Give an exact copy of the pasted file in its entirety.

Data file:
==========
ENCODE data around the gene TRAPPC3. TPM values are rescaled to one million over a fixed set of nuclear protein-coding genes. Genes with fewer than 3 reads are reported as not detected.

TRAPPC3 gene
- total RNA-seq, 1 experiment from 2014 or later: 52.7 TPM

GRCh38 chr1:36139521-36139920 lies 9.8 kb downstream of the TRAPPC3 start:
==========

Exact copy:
ENCODE data around the gene TRAPPC3. TPM values are rescaled to one million over a fixed set of nuclear protein-coding genes. Genes with fewer than 3 reads are reported as not detected.

TRAPPC3 gene
- total RNA-seq, 1 experiment from 2014 or later: 52.7 TPM

GRCh38 chr1:36139521-36139920 lies 9.8 kb downstream of the TRAPPC3 start: